Stink Bug Becoming An Issue For Imports

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The New Zealand’s Ministry for Primary Industries has taken notice of all of the brown marmorated stink bugs making their way into the country. NZ has decided that this issue can’t be left unchecked, and, with some help from pest control in Brisbane, they’re taking steps to counter this problem.

The stink bugs were discovered, hiding in imported machinery brought in from Japan sometime in February.

As a result of the steps taken by the MPI, all used vehicles that’ll be imported to New Zealand; cars and trucks included, must now undergo inspection and cleaning by an MPI-approved facility located in Japan prior to exportation. Machinery and vehicles, meanwhile, will also require certification that proves they underwent the inspection and cleaning process, by a proper provider.

MPI Biosecurity and Environment Manager Paul Hallett, says that about 95% of used vehicles already undergo proper facilities before exportation, in order to remove the risk of biosecurity threats, like unwanted seeds and invasive pest species, like the Asian gypsy moth. These processes will now be mandatory for all imports into the NZ, in order to avoid the scenario of dirty vehicles and machinery containing pests or other biosecurity issues contaminating other cargo.

If any cargo is found to contain biosecurity risks, they’re turned away from NZ, and taken to approved facilities for unloading, treatment, and reloading. For the four bulk carriers that were found to contain stowaway brown marmorated stink bugs, they were sent to pest control in Brisbane facilities for the necessary procedures, then sent back to NZ.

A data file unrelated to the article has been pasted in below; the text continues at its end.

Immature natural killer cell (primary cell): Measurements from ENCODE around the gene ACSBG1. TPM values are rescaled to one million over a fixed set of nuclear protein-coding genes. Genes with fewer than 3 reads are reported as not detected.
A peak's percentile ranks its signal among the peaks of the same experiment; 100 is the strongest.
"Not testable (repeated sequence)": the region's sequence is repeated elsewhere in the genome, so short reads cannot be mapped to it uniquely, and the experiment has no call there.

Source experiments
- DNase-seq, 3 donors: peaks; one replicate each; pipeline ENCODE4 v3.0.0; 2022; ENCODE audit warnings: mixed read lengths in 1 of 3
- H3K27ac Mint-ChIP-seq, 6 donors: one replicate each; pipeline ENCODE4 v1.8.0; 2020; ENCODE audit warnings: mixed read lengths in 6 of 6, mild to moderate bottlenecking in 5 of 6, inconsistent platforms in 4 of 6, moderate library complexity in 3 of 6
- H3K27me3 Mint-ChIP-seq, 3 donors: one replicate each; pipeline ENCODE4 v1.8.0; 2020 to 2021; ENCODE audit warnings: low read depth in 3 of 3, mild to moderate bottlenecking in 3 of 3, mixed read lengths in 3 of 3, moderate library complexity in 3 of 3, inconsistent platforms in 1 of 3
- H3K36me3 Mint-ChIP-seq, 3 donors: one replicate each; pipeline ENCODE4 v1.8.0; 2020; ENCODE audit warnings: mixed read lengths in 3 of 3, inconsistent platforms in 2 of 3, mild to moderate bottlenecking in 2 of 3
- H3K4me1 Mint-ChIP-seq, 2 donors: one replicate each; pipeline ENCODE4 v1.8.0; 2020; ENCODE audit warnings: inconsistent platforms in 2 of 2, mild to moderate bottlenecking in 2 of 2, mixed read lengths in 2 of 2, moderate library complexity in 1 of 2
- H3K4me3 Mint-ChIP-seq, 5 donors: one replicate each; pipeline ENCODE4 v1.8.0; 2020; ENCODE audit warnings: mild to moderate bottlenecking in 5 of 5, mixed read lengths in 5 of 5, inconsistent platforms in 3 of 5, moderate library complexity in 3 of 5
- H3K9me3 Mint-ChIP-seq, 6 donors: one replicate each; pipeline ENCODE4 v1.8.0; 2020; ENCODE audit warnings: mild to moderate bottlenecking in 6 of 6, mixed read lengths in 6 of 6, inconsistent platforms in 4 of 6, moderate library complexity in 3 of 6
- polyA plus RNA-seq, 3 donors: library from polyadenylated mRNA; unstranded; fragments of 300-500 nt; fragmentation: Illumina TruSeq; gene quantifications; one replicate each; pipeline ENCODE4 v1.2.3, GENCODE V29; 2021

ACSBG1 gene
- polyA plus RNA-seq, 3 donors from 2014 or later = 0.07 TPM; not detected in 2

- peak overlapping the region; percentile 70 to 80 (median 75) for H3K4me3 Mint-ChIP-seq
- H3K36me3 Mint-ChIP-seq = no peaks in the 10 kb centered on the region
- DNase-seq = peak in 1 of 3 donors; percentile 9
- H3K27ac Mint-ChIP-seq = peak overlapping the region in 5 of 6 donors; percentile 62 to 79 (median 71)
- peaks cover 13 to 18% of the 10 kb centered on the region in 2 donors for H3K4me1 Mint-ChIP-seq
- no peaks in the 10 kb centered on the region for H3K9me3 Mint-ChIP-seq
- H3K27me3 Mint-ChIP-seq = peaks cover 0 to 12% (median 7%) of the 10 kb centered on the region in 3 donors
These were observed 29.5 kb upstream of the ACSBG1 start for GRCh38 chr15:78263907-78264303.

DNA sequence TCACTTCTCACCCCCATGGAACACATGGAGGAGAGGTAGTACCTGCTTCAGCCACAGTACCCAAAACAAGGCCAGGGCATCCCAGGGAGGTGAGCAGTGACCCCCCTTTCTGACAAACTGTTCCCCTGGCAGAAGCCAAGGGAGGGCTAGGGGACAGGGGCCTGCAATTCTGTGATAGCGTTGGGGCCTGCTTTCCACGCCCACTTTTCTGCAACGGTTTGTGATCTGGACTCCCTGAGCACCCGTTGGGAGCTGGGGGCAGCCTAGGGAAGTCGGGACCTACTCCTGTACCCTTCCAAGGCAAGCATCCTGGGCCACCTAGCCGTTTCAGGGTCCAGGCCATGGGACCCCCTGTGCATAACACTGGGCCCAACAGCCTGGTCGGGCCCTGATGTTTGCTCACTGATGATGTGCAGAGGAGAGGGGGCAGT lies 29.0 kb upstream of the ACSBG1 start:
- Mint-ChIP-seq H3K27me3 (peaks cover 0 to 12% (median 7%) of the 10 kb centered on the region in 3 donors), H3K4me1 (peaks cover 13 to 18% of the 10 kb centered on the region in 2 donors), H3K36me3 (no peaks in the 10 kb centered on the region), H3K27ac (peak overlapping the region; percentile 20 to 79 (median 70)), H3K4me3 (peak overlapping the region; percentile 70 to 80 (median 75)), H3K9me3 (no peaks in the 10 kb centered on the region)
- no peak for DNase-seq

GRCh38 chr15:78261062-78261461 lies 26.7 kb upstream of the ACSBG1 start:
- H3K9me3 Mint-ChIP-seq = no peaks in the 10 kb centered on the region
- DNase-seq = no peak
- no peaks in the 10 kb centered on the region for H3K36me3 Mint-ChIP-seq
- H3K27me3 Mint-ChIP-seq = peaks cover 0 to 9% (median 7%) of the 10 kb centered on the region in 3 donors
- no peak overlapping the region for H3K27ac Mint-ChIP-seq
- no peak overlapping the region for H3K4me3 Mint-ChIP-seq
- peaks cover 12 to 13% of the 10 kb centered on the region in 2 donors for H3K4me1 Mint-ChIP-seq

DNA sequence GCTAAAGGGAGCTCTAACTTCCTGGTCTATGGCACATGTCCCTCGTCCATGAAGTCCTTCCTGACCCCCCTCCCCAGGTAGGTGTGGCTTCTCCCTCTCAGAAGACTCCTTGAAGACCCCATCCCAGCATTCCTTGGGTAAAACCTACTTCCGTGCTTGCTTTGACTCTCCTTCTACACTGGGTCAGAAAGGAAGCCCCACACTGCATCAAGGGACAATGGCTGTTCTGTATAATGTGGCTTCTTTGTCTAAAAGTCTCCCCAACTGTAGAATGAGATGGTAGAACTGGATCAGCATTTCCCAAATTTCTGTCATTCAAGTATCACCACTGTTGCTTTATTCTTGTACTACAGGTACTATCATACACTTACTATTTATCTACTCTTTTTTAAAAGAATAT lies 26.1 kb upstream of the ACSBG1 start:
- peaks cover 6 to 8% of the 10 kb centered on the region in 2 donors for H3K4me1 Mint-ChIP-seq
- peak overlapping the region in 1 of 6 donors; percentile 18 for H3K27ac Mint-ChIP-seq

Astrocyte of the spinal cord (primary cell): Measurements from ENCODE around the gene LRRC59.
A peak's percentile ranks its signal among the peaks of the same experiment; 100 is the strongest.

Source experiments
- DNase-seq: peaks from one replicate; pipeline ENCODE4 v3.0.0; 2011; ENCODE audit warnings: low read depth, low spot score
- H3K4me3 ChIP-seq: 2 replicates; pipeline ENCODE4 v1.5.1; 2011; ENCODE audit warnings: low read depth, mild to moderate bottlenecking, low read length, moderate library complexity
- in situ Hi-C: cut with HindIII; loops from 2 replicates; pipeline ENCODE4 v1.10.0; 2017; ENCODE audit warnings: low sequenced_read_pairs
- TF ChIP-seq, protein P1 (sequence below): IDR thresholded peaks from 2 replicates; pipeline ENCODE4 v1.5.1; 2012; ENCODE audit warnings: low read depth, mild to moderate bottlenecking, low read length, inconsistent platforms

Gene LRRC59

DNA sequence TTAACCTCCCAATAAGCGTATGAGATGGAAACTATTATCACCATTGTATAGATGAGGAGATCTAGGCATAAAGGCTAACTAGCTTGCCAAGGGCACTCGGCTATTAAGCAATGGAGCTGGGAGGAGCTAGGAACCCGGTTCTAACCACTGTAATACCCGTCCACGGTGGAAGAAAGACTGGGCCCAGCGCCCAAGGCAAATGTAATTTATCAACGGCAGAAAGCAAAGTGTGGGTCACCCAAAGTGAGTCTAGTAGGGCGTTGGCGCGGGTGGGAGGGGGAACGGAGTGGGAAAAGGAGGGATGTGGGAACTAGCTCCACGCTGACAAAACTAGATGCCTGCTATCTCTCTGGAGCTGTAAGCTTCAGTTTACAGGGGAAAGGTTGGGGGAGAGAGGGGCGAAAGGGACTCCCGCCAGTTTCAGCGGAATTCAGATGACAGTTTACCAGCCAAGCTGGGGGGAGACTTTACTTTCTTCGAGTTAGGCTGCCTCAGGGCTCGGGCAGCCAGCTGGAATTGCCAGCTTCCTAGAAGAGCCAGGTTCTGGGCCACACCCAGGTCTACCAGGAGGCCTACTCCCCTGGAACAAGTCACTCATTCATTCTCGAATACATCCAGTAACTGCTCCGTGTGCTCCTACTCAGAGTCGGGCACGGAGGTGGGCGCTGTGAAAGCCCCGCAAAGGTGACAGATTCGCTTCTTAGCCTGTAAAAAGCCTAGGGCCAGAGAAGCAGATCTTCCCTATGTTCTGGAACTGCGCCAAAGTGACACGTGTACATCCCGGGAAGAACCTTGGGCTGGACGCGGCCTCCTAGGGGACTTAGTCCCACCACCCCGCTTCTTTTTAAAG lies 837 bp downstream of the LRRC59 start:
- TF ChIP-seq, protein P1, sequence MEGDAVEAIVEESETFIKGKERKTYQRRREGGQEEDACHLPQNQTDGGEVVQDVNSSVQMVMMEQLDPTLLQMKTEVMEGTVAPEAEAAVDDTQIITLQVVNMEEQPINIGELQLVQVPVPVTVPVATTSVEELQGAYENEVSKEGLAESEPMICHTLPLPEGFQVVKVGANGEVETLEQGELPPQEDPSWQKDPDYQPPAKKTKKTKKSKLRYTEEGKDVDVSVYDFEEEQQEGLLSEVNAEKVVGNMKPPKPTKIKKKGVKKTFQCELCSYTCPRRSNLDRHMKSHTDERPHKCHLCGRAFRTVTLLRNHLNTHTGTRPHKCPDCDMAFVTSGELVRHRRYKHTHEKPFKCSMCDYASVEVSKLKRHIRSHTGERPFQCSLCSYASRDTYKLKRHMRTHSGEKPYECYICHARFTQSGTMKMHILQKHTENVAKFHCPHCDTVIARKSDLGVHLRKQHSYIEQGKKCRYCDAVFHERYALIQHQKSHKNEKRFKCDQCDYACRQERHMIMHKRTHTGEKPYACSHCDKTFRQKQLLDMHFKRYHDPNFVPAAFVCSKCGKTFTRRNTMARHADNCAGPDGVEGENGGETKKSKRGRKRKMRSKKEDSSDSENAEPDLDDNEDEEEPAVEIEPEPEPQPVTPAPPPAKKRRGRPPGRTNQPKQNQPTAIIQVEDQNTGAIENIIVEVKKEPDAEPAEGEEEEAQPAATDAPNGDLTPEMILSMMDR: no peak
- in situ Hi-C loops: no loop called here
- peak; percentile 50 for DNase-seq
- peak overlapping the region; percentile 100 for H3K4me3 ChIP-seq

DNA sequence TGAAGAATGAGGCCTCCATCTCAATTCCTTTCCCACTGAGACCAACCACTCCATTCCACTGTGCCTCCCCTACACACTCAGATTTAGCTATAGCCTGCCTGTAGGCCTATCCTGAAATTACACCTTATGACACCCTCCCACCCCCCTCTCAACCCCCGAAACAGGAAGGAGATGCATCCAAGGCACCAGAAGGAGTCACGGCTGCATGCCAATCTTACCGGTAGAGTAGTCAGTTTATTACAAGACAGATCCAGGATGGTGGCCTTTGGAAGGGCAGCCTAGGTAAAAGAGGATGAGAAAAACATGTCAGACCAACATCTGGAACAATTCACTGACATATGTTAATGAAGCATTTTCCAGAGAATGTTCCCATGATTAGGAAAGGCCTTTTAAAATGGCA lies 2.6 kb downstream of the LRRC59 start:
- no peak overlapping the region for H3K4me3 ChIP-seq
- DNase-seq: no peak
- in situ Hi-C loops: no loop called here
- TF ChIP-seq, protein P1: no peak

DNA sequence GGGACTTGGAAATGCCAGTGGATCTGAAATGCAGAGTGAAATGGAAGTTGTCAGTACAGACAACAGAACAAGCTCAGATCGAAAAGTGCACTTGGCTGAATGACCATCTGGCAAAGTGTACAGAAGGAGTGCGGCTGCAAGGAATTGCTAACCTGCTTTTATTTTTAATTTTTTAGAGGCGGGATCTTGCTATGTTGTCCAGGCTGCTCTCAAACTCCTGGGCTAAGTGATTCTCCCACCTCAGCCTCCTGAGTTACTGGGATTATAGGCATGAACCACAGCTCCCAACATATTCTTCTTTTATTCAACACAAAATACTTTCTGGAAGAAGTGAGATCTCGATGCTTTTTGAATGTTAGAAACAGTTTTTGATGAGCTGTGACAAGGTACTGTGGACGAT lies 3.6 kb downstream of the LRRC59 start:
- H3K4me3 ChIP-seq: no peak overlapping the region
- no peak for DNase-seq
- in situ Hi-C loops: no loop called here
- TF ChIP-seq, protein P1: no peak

Brown marmorated stink bugs, and their cousins spotted yellow stink bugs, are pests native to Japan that feeds on several kinds of crops, including apples, cherries, kiwifruit and the like, with the ability to deal millions of dollars in damage to the agriculture industry.

MPI has said that it has already bumped up inspections of imported cargo, and is now fogging them with insecticide in order to flush out hidden pests from confined spaces. Hallet says that the MPI will be cooperating with the industry in order to develop long-term solutions for these issues. He adds that he’s keen to work with others in order to avoid solutions that need to turn away vessels around the borders.

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